Even now, Ms. Ritvo said, the idea meets resistance, adding: "It is perfectly easy to keep cats inside. But people haven't processed that."

Everyone involved in the debate over cats agrees on the fundamental importance of teaching pet owners that cats cannot thrive on their own and should not be abandoned. The lesson has not yet been learned.

"People think there's all these cats here," Ms. May said of the Cape Canaveral colony. "Why don't we just leave our cat here when we go back north? For some reason, people still think that cats can handle themselves out there, and that's just not the case."

Until human behavior changes, Ms. May's goals are small. There is one particular cat that she thinks is ready to be adopted. "If I could just find a home for Teddy," she said. "I really would like to find him a home."
post #3 of 6
A strange article from the New York Times. Their journalism is usually better than this. I say "strange," because it refers to no research (of which there have been over 60 studies on cat predation) and cites "extrapolation."

Alley Cat Allies has an excellent factsheet written on this very topic. It is located here: Cats and Predation - you have to have an Adobe Acrobat reader to download the article (to download a PDF reader just takes a few minutes, even on an analog line ).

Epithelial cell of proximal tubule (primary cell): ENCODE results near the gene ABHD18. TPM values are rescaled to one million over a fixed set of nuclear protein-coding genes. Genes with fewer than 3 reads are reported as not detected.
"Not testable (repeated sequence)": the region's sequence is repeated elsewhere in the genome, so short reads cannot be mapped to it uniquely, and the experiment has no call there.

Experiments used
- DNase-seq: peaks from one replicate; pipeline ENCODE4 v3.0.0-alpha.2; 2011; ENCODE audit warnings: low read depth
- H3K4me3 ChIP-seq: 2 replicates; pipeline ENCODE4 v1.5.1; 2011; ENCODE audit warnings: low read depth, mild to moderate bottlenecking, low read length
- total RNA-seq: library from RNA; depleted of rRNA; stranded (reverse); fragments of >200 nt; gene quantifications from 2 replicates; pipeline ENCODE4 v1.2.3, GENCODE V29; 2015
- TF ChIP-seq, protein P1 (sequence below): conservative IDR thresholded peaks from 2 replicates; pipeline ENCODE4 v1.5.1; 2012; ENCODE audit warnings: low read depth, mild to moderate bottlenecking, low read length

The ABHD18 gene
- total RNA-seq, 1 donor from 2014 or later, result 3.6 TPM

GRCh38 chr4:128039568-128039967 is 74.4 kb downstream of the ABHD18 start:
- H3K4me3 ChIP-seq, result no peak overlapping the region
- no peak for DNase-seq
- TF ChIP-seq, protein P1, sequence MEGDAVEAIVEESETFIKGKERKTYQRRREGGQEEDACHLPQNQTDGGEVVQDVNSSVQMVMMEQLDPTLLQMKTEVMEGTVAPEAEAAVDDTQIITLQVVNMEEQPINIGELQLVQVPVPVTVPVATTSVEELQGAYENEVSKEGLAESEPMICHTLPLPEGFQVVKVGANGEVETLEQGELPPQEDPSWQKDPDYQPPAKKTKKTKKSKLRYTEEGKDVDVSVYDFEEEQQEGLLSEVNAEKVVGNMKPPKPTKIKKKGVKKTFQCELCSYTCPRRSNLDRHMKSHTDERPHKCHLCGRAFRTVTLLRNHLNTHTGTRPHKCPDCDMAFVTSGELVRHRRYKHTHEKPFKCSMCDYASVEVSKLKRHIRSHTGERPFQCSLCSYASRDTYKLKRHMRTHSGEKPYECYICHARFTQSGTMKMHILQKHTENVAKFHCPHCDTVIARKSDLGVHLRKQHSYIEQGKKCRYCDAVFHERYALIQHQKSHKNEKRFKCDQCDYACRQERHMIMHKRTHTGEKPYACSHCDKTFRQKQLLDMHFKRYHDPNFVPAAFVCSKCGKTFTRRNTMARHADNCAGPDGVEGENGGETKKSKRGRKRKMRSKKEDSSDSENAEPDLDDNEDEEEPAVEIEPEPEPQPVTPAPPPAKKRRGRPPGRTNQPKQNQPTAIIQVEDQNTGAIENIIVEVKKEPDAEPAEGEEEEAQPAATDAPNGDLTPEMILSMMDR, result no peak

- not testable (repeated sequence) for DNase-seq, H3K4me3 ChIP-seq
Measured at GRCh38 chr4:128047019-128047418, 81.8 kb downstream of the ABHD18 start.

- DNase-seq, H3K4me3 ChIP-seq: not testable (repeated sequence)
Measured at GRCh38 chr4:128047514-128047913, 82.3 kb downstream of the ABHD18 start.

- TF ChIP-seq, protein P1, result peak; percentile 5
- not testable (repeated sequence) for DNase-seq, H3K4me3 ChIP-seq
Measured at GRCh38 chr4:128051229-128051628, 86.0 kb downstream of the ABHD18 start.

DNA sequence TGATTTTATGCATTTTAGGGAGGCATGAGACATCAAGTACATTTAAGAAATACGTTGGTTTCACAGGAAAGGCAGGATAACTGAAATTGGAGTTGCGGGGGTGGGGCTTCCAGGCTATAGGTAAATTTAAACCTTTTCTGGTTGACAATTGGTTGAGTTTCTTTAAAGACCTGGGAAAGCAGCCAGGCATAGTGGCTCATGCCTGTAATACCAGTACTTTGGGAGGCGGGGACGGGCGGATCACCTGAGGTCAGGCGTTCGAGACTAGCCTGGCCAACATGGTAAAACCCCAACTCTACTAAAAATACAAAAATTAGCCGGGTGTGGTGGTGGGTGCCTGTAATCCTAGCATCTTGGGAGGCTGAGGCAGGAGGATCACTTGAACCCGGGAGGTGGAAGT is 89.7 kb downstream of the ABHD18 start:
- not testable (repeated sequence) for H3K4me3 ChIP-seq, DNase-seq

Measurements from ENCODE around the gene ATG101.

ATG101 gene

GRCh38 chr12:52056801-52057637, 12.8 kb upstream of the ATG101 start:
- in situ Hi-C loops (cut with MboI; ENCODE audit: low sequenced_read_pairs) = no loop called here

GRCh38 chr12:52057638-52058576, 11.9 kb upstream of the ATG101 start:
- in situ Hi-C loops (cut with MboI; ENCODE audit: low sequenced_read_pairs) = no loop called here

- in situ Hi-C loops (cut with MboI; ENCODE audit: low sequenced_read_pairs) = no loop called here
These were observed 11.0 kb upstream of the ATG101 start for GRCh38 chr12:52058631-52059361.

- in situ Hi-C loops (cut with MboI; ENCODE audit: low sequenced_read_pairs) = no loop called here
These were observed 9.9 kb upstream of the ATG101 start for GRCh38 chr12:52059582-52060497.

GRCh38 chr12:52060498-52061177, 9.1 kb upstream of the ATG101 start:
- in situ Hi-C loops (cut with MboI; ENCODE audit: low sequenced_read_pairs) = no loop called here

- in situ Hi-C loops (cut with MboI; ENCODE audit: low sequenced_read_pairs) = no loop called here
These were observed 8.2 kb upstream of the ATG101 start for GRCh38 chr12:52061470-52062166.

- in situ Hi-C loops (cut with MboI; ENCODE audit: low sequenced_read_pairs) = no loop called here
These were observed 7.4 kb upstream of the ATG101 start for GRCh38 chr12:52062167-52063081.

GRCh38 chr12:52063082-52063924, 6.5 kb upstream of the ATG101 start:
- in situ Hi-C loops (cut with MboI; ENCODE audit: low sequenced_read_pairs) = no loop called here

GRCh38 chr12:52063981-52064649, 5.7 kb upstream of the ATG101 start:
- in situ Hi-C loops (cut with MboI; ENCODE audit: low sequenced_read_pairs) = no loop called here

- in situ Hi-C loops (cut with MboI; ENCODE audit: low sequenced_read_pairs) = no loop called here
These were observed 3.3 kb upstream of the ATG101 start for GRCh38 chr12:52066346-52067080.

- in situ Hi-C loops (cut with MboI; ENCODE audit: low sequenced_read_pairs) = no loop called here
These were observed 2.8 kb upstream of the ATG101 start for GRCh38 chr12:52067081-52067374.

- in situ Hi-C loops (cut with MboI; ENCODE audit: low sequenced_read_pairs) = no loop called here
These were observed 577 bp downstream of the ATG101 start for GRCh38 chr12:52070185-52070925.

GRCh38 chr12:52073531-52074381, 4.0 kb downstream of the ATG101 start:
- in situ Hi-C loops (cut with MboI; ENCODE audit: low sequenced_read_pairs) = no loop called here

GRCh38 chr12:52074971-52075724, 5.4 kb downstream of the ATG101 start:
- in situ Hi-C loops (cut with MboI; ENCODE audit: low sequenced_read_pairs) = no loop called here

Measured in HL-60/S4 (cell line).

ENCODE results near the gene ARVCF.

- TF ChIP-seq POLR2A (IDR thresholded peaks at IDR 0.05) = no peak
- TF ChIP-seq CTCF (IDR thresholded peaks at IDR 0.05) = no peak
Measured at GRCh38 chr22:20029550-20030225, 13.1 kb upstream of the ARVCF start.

Basically, the summary of the many studies done around the world come to the same conclusion:

1) Cats are opportunistic feeders and will rely on scaps and food provided from humans over hunting;

2) Cats are rodent specialists, and birds make up a small portion of their diet when they rely on hunting alone for food

3) Cats do not destroy a population when preying upon it - we would have no mice if that were the case.

Though most of us love the hunter-nature of our cats, most of us hate the killer aspect of our feline friends. But the fact of the matter is that England, an Island with many cat lovers and most cats indoor-outdoor, would have no bird population left if the "extrapolation" cited in the NY Times article actually held true.

Florida may pose a separate problem because of the threat of the extinction of several (or many?) bird species - but the most serious threat comes from the loss of the birds' habitat by the expansion of humanity into the birds' territory than from the feral cats.
post #4 of 6
I seem to remember seeing a documentary, that said that feral cats have nearly wiped out some species of birds, in Hawaii. It was a long time ago and I can't remember which birds.

There is also a species of snake, imported to Guam, that eats birds' eggs and is wreaking havoc, there.

There have been many cases, in which introducing non-native species have caused problems: rabbits in Australia, walking catfish in Florida. In Arizona, it is plants: Russian thistle (tumbleweeds), tamarisk, olive and mulberry trees.
post #5 of 6
Aren't Maine Coon cats native to the Americas? If I recall correctly, Maine Coons are the only native long haired species - implying there were other short-haired species native to North America.

Yes - introduced species can wreak havoc with native populations - especially on islands, and the smaller the island, the worse the problem.